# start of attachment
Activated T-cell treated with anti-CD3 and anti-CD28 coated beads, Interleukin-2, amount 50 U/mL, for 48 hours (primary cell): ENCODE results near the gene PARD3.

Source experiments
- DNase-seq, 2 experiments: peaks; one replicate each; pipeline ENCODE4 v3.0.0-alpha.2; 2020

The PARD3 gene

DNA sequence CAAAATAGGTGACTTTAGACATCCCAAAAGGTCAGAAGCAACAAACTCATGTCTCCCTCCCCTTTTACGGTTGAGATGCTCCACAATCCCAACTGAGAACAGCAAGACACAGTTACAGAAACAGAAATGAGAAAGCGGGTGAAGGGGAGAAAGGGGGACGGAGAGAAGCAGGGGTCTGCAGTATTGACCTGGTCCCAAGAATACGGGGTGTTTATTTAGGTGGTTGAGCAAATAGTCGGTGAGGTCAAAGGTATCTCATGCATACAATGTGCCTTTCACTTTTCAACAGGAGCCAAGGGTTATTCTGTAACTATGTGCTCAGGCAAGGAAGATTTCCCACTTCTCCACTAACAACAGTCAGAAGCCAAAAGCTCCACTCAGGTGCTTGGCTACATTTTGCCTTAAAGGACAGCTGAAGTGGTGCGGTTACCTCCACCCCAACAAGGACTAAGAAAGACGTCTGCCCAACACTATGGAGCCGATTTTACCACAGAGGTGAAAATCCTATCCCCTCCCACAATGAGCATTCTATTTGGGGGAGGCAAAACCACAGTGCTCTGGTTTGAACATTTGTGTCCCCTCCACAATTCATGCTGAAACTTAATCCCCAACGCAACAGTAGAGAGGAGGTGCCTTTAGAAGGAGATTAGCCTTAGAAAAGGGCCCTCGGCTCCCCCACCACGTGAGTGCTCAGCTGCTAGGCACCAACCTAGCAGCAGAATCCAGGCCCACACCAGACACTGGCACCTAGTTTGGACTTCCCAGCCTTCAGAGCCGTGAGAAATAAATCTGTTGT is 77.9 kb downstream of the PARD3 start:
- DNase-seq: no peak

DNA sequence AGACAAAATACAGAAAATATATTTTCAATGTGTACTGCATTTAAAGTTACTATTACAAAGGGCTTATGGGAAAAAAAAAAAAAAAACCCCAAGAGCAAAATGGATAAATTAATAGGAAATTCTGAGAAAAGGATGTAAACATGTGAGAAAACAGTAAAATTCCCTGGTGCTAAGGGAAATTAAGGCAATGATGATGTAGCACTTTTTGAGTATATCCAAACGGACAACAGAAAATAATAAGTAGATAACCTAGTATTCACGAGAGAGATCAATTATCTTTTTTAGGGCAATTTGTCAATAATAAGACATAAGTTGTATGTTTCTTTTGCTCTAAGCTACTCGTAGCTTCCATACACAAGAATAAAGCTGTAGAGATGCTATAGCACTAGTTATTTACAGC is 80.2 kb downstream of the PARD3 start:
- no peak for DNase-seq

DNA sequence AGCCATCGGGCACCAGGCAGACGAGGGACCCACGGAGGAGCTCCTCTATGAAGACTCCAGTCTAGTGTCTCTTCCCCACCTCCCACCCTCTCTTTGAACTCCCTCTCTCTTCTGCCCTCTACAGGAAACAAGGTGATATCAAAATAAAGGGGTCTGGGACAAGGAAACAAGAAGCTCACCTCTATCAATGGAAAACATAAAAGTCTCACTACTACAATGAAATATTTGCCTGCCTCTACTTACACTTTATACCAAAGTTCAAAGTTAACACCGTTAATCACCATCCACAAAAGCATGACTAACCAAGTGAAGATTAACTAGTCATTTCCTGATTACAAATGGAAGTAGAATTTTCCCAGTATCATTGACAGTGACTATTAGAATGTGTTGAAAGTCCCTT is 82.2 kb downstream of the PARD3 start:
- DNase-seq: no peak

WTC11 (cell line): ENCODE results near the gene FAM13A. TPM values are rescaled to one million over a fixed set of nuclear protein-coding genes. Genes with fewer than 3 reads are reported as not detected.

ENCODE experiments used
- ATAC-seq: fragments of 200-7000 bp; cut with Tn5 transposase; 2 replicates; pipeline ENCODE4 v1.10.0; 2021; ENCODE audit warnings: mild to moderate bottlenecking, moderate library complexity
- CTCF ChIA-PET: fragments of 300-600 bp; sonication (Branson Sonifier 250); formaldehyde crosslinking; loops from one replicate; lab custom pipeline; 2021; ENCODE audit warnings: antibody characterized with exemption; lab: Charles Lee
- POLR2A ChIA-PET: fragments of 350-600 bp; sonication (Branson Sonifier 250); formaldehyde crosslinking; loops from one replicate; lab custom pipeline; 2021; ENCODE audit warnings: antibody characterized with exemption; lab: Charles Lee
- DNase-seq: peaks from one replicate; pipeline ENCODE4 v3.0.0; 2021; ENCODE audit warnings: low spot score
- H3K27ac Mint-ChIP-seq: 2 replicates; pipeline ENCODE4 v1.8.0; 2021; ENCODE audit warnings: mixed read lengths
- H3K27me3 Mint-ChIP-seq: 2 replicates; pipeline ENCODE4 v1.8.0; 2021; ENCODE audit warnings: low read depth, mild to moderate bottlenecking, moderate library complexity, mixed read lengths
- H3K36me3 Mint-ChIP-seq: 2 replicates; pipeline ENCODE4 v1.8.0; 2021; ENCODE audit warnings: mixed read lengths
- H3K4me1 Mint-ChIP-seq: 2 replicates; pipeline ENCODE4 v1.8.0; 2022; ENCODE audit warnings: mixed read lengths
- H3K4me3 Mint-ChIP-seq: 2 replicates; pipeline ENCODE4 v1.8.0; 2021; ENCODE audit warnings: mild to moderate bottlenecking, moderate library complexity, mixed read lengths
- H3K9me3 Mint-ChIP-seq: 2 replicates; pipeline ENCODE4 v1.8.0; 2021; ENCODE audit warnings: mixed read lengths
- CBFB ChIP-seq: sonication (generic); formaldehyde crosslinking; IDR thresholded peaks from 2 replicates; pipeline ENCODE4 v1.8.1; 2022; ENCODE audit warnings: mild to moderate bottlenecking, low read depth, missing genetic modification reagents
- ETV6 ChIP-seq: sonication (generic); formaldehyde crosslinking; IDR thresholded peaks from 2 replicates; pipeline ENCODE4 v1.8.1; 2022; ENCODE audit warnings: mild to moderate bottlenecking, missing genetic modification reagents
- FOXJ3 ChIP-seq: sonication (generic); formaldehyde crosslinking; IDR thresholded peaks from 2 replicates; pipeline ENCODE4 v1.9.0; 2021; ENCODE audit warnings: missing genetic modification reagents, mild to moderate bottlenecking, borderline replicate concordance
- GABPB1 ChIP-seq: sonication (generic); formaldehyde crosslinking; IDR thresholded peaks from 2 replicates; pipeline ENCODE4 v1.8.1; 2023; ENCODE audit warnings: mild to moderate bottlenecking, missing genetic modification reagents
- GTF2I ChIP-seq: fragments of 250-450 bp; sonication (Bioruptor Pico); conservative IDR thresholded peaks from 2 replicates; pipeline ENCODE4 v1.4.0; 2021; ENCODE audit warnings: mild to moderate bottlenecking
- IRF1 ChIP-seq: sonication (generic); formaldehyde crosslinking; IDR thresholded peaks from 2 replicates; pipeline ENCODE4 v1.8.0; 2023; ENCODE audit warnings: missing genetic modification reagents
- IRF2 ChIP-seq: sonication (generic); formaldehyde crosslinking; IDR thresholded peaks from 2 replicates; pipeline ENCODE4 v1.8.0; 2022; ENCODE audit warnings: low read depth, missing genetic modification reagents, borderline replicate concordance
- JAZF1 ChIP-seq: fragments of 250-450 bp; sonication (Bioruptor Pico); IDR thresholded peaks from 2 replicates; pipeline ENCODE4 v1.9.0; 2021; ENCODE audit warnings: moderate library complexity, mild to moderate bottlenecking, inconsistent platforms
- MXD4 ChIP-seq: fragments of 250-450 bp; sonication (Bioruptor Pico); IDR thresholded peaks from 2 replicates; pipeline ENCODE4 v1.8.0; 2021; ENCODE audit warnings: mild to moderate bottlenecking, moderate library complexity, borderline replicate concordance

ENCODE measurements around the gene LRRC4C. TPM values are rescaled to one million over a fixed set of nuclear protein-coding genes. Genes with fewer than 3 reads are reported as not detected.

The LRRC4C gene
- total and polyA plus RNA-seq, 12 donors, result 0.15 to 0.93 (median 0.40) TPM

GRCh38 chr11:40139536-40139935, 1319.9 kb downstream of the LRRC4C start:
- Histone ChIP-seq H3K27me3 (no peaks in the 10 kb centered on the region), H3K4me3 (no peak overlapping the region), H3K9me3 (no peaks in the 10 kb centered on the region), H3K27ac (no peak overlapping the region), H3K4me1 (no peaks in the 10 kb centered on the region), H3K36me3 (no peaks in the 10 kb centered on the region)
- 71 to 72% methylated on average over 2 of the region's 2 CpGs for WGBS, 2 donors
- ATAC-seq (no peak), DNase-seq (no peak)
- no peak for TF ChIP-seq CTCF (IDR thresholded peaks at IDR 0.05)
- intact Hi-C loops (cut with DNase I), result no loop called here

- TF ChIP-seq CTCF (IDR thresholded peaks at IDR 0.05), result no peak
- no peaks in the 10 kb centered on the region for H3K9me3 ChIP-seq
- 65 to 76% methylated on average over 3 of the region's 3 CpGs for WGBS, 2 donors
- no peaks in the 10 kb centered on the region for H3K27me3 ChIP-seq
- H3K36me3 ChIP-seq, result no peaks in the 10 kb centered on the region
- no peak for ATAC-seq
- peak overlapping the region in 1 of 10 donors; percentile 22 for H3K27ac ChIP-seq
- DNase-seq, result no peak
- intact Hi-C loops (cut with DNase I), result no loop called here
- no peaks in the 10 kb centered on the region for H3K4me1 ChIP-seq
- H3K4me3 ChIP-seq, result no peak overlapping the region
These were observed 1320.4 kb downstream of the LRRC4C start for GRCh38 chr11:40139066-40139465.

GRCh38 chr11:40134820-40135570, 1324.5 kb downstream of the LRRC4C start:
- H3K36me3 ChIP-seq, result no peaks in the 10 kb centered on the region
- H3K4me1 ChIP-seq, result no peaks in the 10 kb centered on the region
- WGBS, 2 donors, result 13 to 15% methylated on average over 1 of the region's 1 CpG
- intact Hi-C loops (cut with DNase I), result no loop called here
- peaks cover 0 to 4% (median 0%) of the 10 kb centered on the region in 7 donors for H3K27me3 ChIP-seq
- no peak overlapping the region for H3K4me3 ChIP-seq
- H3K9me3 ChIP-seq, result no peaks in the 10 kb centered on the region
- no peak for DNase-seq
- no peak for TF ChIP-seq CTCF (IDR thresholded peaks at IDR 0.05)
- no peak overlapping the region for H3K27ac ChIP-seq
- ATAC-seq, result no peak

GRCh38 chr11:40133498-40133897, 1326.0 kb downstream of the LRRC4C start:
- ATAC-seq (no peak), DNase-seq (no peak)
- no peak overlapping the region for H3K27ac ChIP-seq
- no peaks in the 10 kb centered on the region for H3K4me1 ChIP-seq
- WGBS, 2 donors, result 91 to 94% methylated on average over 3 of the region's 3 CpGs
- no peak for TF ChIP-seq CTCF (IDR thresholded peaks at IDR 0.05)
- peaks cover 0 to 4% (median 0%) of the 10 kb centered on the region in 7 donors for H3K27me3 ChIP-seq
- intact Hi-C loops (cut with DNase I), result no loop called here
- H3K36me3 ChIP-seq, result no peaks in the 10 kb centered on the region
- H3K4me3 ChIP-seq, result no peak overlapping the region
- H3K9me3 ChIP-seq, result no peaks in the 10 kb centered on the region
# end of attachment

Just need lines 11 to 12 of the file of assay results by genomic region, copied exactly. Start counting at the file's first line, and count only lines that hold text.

WTC11 (cell line): ENCODE results near the gene FAM13A. TPM values are rescaled to one million over a fixed set of nuclear protein-coding genes. Genes with fewer than 3 reads are reported as not detected.

ENCODE experiments used